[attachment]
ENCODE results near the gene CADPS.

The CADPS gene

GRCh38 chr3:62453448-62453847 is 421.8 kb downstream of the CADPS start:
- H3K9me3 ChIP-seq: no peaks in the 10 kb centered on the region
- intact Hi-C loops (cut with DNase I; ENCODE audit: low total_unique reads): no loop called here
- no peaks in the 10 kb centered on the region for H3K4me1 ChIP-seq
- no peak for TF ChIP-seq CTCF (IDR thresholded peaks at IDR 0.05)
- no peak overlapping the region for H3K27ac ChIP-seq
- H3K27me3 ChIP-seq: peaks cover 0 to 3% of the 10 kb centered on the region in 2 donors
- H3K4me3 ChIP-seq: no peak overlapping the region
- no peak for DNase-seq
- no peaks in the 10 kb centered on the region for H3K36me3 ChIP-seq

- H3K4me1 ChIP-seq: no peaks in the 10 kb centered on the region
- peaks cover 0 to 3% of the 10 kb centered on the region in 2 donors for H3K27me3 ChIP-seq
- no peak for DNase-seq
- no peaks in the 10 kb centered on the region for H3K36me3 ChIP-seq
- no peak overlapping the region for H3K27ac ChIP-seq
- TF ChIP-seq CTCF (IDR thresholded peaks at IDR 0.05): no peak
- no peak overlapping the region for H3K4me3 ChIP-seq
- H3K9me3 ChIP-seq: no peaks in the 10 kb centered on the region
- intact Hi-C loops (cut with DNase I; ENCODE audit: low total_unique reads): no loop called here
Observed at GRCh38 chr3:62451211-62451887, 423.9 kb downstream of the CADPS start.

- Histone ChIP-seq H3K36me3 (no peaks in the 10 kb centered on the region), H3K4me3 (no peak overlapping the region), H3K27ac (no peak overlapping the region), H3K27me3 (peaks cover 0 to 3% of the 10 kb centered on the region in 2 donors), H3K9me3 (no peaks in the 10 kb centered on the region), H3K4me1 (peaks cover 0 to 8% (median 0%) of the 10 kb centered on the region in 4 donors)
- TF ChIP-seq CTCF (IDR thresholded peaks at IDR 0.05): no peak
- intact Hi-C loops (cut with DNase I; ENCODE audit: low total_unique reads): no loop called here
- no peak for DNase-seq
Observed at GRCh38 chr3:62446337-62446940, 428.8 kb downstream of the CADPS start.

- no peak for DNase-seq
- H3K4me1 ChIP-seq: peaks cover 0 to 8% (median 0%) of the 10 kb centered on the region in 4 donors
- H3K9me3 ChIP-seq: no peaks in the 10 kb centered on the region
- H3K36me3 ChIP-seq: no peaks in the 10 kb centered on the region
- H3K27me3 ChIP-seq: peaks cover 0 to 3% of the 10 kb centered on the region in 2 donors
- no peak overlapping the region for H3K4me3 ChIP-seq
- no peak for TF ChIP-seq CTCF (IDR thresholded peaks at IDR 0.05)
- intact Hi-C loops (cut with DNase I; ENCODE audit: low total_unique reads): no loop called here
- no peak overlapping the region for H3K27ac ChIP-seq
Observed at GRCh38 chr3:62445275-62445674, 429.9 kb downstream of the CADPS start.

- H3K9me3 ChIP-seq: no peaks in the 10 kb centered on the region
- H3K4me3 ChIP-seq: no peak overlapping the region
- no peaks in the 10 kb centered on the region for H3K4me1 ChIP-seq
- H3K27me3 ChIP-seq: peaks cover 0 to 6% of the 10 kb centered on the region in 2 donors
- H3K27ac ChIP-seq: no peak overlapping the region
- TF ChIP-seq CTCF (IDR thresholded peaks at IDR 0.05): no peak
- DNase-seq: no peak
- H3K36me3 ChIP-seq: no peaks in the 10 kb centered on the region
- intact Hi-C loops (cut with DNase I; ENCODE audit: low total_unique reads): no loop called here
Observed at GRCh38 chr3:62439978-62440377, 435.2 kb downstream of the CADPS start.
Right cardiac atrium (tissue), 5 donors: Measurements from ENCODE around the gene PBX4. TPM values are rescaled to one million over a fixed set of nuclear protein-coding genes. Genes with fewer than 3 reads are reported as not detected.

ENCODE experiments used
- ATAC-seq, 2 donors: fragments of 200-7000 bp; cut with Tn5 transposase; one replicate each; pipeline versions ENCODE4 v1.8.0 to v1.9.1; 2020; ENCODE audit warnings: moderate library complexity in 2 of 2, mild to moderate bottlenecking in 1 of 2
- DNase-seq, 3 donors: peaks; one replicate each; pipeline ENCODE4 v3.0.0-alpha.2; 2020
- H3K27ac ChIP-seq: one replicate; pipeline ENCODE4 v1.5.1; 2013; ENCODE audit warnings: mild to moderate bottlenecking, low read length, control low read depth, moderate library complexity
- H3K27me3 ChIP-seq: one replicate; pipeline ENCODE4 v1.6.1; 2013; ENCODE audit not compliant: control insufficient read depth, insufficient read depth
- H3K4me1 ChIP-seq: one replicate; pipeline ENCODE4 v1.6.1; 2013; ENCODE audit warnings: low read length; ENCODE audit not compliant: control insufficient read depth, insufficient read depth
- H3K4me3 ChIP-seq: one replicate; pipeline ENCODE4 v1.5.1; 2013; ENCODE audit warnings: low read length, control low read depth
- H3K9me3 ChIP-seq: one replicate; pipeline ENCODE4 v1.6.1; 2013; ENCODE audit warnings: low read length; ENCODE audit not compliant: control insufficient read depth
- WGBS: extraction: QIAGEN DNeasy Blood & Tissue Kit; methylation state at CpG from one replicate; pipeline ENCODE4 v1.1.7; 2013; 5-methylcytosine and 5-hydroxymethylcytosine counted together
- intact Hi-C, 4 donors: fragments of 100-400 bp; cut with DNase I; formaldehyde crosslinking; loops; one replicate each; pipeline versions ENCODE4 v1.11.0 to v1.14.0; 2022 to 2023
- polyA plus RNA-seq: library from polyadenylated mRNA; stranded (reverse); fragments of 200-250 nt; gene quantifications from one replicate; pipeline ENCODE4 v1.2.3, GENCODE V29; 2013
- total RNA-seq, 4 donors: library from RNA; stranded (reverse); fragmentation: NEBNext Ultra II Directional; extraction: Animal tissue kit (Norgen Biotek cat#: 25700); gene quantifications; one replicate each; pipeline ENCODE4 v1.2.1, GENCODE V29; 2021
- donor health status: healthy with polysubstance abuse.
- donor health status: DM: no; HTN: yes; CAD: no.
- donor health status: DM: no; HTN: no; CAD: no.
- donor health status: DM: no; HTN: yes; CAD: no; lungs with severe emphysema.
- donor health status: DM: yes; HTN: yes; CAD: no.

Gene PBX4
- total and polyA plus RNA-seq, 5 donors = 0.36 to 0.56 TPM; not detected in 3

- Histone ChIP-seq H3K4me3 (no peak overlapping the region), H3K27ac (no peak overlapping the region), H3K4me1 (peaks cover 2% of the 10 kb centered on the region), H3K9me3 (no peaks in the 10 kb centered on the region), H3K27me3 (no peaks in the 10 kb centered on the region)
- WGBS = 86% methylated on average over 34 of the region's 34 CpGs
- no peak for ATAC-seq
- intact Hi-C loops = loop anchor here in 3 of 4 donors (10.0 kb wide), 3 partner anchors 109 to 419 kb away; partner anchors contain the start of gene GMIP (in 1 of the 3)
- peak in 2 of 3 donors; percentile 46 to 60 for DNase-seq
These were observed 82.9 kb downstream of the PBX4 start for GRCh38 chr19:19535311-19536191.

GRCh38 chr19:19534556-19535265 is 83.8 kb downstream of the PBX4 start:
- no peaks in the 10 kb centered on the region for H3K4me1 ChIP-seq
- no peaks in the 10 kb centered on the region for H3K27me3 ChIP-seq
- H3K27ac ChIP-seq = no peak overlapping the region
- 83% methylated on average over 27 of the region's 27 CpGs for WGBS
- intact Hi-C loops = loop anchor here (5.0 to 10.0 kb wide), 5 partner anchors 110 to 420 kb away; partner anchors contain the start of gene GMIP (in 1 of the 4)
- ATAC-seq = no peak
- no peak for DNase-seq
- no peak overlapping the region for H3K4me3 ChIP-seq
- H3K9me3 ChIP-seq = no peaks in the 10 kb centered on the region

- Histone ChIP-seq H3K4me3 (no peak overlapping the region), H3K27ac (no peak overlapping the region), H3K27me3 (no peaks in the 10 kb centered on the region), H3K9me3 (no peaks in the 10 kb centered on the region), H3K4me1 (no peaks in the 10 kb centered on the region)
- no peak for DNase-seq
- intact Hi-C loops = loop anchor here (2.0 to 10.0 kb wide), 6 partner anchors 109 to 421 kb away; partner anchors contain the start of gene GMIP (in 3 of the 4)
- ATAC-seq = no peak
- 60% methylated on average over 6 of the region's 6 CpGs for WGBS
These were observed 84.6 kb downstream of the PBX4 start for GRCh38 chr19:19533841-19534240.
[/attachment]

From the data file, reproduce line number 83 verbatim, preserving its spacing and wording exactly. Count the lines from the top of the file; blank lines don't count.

- H3K9me3 ChIP-seq = no peaks in the 10 kb centered on the region